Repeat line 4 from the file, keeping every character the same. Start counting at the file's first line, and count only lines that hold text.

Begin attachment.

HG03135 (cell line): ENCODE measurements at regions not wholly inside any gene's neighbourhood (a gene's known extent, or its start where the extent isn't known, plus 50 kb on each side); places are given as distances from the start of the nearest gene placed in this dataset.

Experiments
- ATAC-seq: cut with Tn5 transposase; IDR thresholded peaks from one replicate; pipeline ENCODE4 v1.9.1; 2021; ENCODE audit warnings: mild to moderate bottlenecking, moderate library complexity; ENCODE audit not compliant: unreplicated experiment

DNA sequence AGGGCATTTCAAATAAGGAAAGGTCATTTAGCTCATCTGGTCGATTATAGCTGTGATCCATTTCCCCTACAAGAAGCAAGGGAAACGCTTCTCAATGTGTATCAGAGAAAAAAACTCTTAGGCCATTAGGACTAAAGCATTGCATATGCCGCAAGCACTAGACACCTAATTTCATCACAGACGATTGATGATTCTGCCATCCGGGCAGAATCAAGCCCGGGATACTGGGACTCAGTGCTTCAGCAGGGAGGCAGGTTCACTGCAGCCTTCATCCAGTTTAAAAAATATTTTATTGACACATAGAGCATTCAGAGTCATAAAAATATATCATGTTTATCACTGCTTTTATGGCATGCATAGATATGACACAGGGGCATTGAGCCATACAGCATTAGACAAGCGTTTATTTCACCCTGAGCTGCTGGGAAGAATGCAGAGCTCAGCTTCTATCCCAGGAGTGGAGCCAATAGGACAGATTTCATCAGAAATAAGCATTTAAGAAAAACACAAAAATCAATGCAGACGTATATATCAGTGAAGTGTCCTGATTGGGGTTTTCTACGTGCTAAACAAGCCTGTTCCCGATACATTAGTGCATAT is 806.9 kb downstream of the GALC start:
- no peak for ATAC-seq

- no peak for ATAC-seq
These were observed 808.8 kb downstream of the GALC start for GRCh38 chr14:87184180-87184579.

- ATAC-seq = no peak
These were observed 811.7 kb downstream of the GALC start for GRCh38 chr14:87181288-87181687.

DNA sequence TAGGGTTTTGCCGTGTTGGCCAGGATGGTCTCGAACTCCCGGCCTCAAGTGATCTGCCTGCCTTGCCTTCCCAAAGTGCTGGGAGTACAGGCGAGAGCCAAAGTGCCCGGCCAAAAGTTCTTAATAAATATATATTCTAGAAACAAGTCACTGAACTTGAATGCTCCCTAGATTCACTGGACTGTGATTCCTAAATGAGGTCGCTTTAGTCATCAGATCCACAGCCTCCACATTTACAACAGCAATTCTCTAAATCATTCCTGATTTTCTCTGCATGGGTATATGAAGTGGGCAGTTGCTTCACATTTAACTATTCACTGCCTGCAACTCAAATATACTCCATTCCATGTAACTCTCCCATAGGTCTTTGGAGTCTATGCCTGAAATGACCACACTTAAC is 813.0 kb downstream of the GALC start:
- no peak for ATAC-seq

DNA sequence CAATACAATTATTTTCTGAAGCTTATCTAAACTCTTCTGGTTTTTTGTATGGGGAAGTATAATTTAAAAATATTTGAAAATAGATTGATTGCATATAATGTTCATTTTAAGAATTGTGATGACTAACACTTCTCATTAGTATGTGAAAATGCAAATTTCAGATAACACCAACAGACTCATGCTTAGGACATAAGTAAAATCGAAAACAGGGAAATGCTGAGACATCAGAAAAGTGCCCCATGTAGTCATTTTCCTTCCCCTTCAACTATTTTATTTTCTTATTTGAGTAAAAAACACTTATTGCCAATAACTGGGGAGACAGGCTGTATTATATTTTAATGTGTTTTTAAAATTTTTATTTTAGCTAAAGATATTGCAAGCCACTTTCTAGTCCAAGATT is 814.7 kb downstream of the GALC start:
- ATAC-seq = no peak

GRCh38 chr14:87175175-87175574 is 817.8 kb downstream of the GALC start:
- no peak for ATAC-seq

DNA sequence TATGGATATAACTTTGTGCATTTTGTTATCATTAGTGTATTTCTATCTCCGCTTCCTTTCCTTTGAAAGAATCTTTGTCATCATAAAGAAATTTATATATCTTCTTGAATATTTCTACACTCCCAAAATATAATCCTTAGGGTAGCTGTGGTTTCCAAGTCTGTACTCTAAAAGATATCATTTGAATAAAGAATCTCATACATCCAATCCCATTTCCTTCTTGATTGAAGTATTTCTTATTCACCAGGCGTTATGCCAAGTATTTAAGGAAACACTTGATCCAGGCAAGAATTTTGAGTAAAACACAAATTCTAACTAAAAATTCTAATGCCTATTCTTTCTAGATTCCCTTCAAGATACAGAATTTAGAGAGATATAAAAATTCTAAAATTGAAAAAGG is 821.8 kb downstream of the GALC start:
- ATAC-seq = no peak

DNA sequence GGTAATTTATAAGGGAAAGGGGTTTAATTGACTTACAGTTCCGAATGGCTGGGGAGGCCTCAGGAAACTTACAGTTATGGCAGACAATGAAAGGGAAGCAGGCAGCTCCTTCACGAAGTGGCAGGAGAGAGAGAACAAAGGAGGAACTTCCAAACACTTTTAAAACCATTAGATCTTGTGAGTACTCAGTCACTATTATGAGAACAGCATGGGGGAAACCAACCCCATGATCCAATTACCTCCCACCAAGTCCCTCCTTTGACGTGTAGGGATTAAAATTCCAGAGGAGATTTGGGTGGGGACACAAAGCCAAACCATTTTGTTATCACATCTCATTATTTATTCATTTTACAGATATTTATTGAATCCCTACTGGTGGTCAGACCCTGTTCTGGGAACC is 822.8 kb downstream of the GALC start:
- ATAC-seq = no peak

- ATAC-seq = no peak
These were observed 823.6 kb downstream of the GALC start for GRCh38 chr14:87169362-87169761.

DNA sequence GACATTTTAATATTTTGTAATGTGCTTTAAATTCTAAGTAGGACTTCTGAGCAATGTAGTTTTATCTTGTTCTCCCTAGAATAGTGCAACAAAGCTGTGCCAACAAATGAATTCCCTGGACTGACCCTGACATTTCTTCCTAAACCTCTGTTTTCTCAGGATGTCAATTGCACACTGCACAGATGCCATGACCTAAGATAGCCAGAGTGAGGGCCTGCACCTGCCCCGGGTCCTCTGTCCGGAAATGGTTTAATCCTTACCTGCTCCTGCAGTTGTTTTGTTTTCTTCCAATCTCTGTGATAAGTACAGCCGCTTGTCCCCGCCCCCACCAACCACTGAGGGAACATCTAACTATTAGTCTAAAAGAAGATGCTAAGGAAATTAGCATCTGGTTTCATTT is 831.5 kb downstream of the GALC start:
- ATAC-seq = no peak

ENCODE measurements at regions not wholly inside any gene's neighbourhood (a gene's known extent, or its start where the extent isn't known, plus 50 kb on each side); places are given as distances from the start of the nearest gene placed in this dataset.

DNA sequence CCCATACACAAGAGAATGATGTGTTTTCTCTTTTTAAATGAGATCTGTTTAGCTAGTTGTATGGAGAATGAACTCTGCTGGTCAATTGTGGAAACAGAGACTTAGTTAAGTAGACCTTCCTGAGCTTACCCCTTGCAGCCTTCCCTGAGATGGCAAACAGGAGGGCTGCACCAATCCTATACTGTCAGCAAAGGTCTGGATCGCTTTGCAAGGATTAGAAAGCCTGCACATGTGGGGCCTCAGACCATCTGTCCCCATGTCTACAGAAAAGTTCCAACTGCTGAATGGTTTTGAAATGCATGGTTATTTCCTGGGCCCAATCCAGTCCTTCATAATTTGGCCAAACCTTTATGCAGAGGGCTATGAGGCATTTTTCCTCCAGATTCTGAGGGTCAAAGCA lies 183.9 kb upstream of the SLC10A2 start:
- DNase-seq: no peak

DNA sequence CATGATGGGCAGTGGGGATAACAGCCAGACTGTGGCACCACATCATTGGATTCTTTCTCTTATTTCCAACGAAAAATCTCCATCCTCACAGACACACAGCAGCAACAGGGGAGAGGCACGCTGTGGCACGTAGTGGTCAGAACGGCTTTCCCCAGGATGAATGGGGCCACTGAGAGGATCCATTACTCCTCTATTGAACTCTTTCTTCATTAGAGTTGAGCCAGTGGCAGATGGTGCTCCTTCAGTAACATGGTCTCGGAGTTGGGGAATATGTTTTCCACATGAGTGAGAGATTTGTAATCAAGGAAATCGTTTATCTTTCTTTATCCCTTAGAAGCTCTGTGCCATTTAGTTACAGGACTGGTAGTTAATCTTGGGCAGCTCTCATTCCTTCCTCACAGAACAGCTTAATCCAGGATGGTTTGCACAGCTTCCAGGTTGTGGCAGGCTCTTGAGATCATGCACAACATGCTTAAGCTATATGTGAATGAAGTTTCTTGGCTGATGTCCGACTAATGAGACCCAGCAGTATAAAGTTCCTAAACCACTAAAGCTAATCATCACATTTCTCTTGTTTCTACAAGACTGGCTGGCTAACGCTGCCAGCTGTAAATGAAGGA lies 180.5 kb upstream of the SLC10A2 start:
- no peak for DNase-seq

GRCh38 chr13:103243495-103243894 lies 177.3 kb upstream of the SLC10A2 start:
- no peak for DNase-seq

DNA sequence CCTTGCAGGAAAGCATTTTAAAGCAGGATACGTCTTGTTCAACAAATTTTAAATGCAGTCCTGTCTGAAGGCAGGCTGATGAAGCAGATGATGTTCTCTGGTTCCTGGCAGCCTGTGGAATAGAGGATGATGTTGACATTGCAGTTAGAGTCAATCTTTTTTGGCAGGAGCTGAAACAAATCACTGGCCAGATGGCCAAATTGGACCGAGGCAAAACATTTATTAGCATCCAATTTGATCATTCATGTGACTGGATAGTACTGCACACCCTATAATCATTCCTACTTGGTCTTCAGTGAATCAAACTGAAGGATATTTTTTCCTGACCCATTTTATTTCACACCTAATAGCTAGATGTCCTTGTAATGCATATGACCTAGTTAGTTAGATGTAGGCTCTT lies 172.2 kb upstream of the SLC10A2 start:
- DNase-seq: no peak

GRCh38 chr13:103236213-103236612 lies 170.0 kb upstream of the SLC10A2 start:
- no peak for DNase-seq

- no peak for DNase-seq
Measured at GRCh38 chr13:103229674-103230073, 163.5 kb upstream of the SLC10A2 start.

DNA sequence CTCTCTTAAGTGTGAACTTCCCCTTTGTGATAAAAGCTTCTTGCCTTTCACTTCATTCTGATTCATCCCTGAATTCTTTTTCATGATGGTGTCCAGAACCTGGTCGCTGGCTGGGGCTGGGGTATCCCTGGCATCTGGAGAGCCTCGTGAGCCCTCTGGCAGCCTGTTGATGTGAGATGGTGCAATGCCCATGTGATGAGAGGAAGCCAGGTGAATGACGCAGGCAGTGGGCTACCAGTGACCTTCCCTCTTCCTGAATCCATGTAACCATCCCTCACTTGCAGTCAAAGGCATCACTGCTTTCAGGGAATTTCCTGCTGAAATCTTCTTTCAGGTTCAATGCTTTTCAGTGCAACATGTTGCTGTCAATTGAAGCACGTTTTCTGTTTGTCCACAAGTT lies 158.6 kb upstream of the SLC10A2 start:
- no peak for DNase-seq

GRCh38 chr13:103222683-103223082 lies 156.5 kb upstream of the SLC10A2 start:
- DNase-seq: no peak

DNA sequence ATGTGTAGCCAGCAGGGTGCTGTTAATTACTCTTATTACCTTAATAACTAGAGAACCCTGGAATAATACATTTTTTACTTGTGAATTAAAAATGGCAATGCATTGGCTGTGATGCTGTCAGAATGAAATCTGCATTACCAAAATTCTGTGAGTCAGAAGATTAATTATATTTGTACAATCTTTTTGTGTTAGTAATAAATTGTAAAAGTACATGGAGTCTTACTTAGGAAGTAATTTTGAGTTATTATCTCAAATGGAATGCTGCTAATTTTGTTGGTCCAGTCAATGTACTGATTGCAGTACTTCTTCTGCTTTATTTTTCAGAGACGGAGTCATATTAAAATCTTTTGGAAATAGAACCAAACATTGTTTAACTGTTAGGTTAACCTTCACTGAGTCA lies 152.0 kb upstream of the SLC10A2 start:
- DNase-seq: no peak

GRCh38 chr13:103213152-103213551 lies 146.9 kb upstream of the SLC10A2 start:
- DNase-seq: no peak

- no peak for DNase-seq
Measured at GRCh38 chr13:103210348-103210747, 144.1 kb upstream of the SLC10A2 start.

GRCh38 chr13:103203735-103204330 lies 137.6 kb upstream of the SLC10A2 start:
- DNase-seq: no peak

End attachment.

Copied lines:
DNA sequence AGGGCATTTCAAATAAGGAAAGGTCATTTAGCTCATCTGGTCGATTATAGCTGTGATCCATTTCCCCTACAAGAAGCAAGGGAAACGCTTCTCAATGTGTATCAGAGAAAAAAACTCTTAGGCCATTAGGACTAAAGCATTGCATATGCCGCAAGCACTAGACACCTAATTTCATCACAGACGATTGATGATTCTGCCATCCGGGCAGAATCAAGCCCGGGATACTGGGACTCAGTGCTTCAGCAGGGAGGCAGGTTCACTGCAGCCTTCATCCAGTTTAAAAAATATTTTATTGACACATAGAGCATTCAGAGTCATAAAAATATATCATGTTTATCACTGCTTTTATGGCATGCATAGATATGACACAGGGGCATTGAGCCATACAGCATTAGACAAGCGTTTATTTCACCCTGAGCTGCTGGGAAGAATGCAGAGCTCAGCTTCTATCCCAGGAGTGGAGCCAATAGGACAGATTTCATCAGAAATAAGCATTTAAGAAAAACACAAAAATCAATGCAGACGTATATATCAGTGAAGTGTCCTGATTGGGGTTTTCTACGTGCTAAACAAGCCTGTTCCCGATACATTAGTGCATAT is 806.9 kb downstream of the GALC start: